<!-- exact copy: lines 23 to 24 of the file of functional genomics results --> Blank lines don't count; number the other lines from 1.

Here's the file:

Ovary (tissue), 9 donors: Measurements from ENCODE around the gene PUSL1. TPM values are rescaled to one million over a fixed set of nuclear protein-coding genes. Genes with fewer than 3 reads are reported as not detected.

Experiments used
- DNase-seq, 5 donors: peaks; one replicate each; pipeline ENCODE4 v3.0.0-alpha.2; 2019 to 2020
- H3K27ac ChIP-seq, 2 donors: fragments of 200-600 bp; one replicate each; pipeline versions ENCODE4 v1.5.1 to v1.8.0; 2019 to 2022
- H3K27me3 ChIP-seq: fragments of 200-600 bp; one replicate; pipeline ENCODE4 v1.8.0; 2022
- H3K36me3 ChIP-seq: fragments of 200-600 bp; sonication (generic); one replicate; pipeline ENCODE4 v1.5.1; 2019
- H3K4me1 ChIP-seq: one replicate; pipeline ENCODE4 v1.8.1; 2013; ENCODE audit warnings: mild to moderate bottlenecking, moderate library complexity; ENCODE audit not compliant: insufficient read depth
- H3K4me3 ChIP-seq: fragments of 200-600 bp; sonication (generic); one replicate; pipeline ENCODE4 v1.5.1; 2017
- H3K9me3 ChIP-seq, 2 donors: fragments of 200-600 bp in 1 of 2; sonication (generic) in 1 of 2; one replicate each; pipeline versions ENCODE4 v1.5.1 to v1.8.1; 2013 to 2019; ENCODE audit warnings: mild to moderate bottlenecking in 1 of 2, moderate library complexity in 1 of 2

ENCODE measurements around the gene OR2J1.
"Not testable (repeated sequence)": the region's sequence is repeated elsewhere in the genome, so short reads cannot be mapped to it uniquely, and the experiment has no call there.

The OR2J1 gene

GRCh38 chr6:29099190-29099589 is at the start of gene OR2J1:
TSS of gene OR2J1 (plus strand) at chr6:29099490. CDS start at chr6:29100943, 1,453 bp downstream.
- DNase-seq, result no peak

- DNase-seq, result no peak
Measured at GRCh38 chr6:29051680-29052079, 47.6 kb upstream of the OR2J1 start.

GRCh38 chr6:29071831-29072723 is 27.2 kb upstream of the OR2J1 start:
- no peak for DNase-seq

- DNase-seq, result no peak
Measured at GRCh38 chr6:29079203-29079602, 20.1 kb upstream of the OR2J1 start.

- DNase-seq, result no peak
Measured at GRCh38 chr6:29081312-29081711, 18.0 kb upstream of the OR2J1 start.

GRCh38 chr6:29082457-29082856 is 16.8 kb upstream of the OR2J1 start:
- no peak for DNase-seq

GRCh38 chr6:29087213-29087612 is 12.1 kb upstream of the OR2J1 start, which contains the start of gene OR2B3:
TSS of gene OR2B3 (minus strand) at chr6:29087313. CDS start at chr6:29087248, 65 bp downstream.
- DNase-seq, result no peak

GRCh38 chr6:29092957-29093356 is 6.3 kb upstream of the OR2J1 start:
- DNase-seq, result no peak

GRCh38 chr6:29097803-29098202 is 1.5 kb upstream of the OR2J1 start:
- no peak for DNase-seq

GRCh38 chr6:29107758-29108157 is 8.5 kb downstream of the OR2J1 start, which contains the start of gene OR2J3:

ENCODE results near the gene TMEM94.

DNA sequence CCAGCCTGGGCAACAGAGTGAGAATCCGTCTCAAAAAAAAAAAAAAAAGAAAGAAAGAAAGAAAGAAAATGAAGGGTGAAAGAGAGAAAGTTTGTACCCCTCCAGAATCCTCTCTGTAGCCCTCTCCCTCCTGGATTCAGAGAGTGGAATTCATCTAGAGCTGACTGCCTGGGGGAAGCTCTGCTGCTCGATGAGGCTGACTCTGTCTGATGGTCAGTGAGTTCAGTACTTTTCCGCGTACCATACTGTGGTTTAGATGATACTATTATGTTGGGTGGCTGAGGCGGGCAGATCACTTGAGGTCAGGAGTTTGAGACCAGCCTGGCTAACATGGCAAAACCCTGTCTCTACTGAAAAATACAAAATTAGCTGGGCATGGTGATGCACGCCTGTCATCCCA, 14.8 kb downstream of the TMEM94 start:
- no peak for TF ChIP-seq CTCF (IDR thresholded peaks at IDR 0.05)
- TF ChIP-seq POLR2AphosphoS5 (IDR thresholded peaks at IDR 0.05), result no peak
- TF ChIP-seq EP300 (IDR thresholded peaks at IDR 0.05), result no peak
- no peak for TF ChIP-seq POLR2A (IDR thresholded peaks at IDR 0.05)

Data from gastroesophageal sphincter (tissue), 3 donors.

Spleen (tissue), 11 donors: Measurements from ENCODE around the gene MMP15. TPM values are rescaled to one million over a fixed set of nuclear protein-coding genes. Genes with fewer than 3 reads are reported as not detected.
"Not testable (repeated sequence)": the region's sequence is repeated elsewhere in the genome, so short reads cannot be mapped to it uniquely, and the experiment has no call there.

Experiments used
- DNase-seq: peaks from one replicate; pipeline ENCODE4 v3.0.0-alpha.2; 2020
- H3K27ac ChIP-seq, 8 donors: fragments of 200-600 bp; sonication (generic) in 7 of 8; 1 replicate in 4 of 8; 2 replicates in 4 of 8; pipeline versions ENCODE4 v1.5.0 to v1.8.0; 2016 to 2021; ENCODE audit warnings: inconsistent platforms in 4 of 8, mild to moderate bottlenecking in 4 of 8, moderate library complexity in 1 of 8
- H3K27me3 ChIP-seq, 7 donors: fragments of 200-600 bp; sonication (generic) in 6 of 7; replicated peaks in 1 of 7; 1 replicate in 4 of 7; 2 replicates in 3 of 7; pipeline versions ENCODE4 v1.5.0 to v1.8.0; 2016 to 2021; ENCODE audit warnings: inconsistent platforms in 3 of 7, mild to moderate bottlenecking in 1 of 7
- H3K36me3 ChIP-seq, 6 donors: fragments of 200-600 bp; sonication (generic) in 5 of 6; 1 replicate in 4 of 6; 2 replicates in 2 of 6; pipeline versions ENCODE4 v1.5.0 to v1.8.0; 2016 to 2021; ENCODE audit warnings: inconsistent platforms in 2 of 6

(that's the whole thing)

Measured at GRCh38 chr6:29081312-29081711, 18.0 kb upstream of the OR2J1 start.

GRCh38 chr6:29082457-29082856 is 16.8 kb upstream of the OR2J1 start: